MAC: Mines and Communities

Uranium drinkers say mine cut them loose

Published by MAC on 2004-04-05

Uranium drinkers say mine cut them loose

Sydney Morning Herald, by Lindsay Murdoch in Darwin

5 April 04

Australia's biggest uranium miner has gone into damage control 12 days after workers drank large quantities of water containing 400 times the legal limit of uranium following a leak at the Ranger mine in Kakadu National Park.

Three of the men say they have been suffering from vomiting, diarrhoea and lethargy and were forced to pay their own way to leave the Northern Territory to seek medical treatment in their home state.

The Ranger mine, a subsidiary of the British giant Rio Tinto, has now flown a doctor from England to examine 12 workers who drank or showered in water used for processing uranium ore.

But one of the workers, Paul McDonald, told the Herald the doctor had told him he "basically cannot let me know I will be OK. He really doesn't know himself".

The workers say that the mine owner, Energy Resources of Australia Ltd, initially refused to pay for their air fares home and had said any medical expenses would have to be channelled through their direct employer, Power Station and Marine Services.

However, ERA has now compensated one worker for his fare and a spokeswoman said yesterday that information, support and counselling, including specialist medical information, is being provided for affected workers. Ben Newton, 28, who received $400 for his fare, said: "You can call it a bribe or whatever. But I can't just sit at home stewing. I have to get on with my life. And I don't want to be put on a work black list."

The ERA spokeswoman confirmed that the leak happened when a pipe containing contaminated water was wrongly fitted to a drinking water pipe. The workers drank the tainted water nine hours after the leak of 150,000 litres of contaminated water at the mine. The mine managers had failed to tell the workers about the leak before they each drank three to four litres. Speaking publicly for the first time about the leak that closed operations at the long-troubled mine, three of the workers said Ranger's only action in the days immediately afterwards was to send them off the site.

They say ERA failed in the days after the leak to provide them with basic information about the level of contamination or advice on what they should do. "What has happened to us is disgusting," Mr McDonald said. "We are sick but trying to carry on with our lives. But the implications for our future health scares the living daylights out of me."

Michael Whiteman, 28, who has suffered a sore throat, headaches, diarrhoea and lethargy, said the hardest part was the stress of not knowing what will happen to his health.

"You feel like a weirdo going to a doctor saying I have drunk uranium. You can imagine what it is like. And none of the doctors can give us answers because as far as I am aware nobody in the world has drunk this much of the stuff before."

The ERA spokeswoman declined to comment on the men's claims, saying "we understand some people have sought legal advice" and that three inquiries were still underway.

ERA has said publicly that the leak occurred about 10.30pm on March 23. Later, staff coming off night shift had noticed poor water quality while showering, it said on March 24.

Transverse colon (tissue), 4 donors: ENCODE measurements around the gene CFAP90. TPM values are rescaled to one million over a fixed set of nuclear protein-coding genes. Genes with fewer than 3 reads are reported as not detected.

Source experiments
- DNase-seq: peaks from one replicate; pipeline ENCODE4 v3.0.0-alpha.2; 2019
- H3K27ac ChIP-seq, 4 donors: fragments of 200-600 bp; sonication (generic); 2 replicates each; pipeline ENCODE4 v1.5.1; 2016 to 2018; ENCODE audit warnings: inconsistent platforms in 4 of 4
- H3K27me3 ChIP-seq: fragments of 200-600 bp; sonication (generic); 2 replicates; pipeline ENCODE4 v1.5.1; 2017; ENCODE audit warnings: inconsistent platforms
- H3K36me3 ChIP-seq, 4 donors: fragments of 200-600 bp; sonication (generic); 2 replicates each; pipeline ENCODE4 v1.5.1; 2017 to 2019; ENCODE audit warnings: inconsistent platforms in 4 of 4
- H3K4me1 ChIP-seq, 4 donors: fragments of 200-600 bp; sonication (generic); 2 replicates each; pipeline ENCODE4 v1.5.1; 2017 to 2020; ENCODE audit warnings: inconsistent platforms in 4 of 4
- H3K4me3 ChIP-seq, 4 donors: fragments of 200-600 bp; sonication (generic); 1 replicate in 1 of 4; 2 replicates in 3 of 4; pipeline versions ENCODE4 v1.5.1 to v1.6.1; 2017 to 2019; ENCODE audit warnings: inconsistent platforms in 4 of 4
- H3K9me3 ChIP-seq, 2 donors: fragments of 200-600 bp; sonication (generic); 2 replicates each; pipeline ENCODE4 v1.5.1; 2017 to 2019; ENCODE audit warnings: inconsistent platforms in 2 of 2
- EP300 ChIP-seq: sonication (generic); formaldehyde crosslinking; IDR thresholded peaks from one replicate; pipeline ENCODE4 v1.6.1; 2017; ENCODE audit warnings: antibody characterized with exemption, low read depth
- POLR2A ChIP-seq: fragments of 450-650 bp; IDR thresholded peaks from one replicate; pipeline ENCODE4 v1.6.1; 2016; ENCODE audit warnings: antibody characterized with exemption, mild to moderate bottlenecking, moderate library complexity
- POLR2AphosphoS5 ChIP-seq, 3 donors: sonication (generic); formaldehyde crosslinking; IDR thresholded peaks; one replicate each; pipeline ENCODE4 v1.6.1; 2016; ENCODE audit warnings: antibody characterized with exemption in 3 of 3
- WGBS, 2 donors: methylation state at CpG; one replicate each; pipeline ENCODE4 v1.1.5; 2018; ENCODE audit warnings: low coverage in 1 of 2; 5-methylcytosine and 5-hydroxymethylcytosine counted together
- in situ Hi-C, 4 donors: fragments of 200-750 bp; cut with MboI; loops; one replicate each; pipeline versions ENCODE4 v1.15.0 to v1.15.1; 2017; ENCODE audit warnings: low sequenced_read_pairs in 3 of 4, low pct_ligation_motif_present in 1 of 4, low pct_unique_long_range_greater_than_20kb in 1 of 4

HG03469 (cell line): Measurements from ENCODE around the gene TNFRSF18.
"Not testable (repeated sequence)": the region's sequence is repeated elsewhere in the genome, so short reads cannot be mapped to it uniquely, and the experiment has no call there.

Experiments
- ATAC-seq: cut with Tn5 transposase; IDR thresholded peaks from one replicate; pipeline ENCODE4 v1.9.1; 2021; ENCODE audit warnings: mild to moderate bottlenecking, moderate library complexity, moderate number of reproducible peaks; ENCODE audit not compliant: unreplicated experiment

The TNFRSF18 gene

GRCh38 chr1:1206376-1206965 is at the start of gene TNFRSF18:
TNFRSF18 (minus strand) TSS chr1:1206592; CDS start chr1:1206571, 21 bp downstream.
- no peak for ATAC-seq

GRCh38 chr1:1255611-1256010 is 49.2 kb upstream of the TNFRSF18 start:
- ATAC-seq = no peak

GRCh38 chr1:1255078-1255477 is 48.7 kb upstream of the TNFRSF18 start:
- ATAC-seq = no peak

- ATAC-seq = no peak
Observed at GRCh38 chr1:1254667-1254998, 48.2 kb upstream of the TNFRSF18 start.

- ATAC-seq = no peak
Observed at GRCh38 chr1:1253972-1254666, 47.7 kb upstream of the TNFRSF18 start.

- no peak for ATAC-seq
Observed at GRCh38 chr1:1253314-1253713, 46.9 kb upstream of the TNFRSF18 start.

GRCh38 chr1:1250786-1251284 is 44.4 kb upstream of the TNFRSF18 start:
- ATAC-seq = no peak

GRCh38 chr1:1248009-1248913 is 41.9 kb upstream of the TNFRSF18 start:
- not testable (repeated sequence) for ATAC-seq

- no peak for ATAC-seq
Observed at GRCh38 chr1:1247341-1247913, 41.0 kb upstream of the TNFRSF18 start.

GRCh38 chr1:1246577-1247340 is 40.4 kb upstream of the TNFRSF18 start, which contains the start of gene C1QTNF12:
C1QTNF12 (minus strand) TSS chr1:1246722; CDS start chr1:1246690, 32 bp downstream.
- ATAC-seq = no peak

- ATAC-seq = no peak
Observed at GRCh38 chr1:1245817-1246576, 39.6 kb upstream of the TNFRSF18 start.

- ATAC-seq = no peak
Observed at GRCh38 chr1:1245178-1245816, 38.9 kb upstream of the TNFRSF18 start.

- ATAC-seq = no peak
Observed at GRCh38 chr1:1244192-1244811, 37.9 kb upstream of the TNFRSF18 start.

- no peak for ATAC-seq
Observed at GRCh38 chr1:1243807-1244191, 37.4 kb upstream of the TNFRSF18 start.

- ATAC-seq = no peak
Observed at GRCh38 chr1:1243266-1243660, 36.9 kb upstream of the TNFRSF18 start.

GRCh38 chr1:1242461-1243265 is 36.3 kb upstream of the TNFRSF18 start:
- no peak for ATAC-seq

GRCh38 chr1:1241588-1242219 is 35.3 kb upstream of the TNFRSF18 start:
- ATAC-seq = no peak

But Mr McDonald said that he and his workmates drank what they now know to be contaminated water at a drinking fountain inside the powerhouse during a break between 7.15am and 7.45am on March 24.

Mr McDonald said that soon after they had drunk the water Ranger called a meeting of workers and told them the mine was closing because of the leak. "There is no doubt they knew about the contamination when we drank the water," he said. "We know that because ice machines had been emptied because we had been told they had been contaminated. But nobody told us the water had been contaminated before we drank from a fountain inside the powerhouse."

Mr McDonald said the first he and his workmates had learnt that the water was contaminated was when they read a report in a newspaper on March 25. "I felt a bit sick when I drank the water, which was an unusual whitish colour. But I put that down to the change of climate and the heat."

The men are waiting for blood and other medical tests.

"I have put aside any thought of compensation," said Mr McDonald, who was visited by an ERA representative at the weekend. "My main concern is my health . . . one doctor told me that obviously my kidneys would be affected. We are not cowboys. We have a brain and we know that this is serious."

Mr Whiteman said yesterday he still feels "shabby".

"I am aching and all I want to do is sleep. I couldn't get off the couch yesterday. I just want to know whether I am going to be healthy. I have had an offer of another job but first I need a clean bill of health." The workers' revelations about the response of ERA may threaten the company's efforts to resume ore processing at the mine, which produces 10 per cent of the Western world's uranium.

Meanwhile, mining in Ranger's open pit resumed on Thursday after the Federal Government's supervising scientist, Arthur Johnston, said the nearly 200-strong workforce could return subject to safety measures. But Dr Johnston said in a statement on April 1 that there were still a number of issues on which he needed to be satisfied before he could recommend the resumption of processing.

A Senate report last year found that the Ranger mine had had more than 110 leaks, spills and incidents since it opened in 1981.

Home | About Us | Companies | Countries | Minerals | Contact Us
© Mines and Communities 2013. Web site by Zippy Info